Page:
We could’ve told you that, nobody asked.

Dear Windows

Game Over.

The new version of Parallels Desktop allows Intel-based Macs to run Windows apps side by side with Mac apps without the clumsy “Windows in a window” separation we’re used to from products like Virtual PC. Also, Mac-style keyboard shortcuts Just Work, as does copy-and-paste and drag-and-drop file manipulation.

At last, some good news on e-Voting

The National Institute of Standards and Technology is recommending that touchscreen voting machines be decertified for 2007:

One conclusion drawn by NIST is that the lack of an independent audit capability in DRE voting systems is one of the main reasons behind continued questions about voting system security and diminished public confidence in elections. NIST does not know how to write testable requirements to make DREs secure, and NIST’s recommendation to the STS is that the DRE in practical terms cannot be made secure.

The same article notes that Cuyahoga County, Ohio, is considering scrapping their machines outright. Excellent news for Ohio voters.

We agree, natch.

The Washington Post makes the case that Bush is the Worst. President. EVAR.

A bit:

Despite some notable accomplishments in domestic and foreign policy, Nixon is mostly associated today with disdain for the Constitution and abuse of presidential power. Obsessed with secrecy and media leaks, he viewed every critic as a threat to national security and illegally spied on U.S. citizens. Nixon considered himself above the law.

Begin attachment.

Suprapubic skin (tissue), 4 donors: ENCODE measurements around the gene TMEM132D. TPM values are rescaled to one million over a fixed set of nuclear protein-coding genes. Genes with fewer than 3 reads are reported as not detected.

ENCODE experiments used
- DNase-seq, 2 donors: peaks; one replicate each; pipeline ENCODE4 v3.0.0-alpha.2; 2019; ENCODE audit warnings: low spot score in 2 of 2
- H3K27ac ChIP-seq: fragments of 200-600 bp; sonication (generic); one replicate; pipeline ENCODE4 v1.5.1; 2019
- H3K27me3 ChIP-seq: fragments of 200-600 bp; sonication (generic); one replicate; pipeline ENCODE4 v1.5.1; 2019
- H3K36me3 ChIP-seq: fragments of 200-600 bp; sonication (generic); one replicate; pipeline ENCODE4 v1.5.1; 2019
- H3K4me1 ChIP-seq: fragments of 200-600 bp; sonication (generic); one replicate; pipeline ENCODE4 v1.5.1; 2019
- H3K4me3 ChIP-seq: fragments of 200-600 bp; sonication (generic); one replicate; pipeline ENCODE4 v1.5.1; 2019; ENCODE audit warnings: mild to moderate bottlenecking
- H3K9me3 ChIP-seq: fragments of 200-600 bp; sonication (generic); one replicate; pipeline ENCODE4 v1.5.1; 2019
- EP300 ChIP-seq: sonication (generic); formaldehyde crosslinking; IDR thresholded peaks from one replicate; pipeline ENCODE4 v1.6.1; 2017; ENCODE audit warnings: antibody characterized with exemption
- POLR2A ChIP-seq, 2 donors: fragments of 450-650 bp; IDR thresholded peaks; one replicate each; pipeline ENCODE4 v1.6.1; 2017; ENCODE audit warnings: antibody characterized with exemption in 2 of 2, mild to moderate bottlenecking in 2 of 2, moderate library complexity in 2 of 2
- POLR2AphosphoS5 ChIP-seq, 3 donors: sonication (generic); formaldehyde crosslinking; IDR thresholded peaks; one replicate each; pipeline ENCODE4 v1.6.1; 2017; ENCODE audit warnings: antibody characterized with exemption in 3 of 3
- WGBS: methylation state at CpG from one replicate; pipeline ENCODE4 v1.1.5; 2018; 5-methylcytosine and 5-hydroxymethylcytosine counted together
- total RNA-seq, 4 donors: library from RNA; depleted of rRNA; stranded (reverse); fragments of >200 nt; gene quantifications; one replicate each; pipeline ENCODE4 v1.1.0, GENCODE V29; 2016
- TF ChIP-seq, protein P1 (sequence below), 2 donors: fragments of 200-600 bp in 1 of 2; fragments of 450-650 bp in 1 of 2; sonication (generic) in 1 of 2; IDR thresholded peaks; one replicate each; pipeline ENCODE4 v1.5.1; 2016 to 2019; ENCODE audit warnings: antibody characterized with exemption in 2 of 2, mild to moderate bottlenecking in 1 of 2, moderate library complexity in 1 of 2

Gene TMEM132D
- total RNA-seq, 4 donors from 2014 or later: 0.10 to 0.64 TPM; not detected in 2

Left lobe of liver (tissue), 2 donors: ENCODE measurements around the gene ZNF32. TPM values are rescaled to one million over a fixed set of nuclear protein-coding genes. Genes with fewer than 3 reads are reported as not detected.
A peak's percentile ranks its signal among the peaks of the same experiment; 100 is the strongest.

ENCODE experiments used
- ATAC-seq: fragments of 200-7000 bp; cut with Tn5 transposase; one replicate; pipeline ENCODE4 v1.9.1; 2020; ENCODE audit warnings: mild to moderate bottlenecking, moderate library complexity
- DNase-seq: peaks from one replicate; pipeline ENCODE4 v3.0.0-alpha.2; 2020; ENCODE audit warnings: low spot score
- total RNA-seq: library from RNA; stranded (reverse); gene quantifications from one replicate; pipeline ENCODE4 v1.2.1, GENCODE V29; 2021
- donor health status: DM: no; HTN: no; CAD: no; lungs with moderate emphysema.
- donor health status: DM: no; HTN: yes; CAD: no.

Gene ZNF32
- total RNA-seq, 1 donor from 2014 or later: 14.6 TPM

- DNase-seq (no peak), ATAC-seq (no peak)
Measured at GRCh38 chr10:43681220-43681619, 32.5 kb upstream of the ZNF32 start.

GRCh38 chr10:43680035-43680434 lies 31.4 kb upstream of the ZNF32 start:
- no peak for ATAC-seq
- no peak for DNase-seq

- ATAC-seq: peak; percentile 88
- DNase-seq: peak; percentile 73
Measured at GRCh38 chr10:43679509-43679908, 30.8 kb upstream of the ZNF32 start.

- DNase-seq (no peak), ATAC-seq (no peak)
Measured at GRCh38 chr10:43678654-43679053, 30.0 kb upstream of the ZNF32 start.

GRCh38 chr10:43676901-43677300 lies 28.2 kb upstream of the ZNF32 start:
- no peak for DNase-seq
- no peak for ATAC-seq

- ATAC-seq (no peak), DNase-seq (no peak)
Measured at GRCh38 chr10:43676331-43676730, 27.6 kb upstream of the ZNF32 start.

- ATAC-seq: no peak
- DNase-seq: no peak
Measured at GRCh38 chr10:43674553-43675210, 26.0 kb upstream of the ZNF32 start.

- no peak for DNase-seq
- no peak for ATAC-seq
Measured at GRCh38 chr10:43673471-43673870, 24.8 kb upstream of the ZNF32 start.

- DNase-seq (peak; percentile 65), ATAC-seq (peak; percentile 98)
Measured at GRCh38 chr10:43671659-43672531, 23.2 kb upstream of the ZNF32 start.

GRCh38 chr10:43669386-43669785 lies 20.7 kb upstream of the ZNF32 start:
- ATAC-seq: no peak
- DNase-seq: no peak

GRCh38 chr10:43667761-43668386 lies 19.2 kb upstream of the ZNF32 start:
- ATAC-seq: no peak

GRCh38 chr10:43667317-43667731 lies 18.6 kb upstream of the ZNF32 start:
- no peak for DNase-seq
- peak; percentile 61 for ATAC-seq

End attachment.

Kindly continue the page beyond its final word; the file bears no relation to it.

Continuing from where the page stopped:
Bush has taken this disdain for law even further. He has sought to strip people accused of crimes of rights that date as far back as the Magna Carta in Anglo-American jurisprudence: trial by impartial jury, access to lawyers and knowledge of evidence against them. In dozens of statements when signing legislation, he has asserted the right to ignore the parts of laws with which he disagrees. His administration has adopted policies regarding the treatment of prisoners of war that have disgraced the nation and alienated virtually the entire world. Usually, during wartime, the Supreme Court has refrained from passing judgment on presidential actions related to national defense. The court’s unprecedented rebukes of Bush’s policies on detainees indicate how far the administration has strayed from the rule of law.

Enjoy that place in history, bub.

Dept. of Fictional Neologisms, RFID Division

A recent episode of Law & Order: SVU included an RFID subplot; basically, a geeky character established as a bit of a tinkerer with the technology (he’d set up keyless entry on his house) turned out to have surreptitiously implanted a chip in his wife’s shoulder to ascertain whether or not she was having an affair (she was).

When the arrangement came to light, Detective Stabler referred to it as a “HoJack.”

We like this more than we can say.

No Sex, Please, We’re Republicans

Mark Morford over at weighs in on the “no sex ’til you’re 30” propaganda paid for by your tax dollars:

I think I get it now.

The latest pitiable GOP plan, from what I can tell, goes something like this: To make it all so absurd, to make the remaining Bush administration proposals and doctrines and cultural stratagems so outlandish and silly and degrading and insulting to your mind and your heart and your very own beleaguered genitalia that you cannot help but take note of their existence and laugh and cringe and sit back and go, Oh my God these people have got to be kidding.

At which point (they hope) you will turn to your spouse or your significant other or your dog and say, Hey honey, check this out, did you see the latest moronic and horrible dictum from the Bush administration? We should totally try it, just for kicks!

Then the GOP will gloat and say: See? The world still loves the GOP! Yay us! And then they shall proceed to smack themselves in the face with a brick.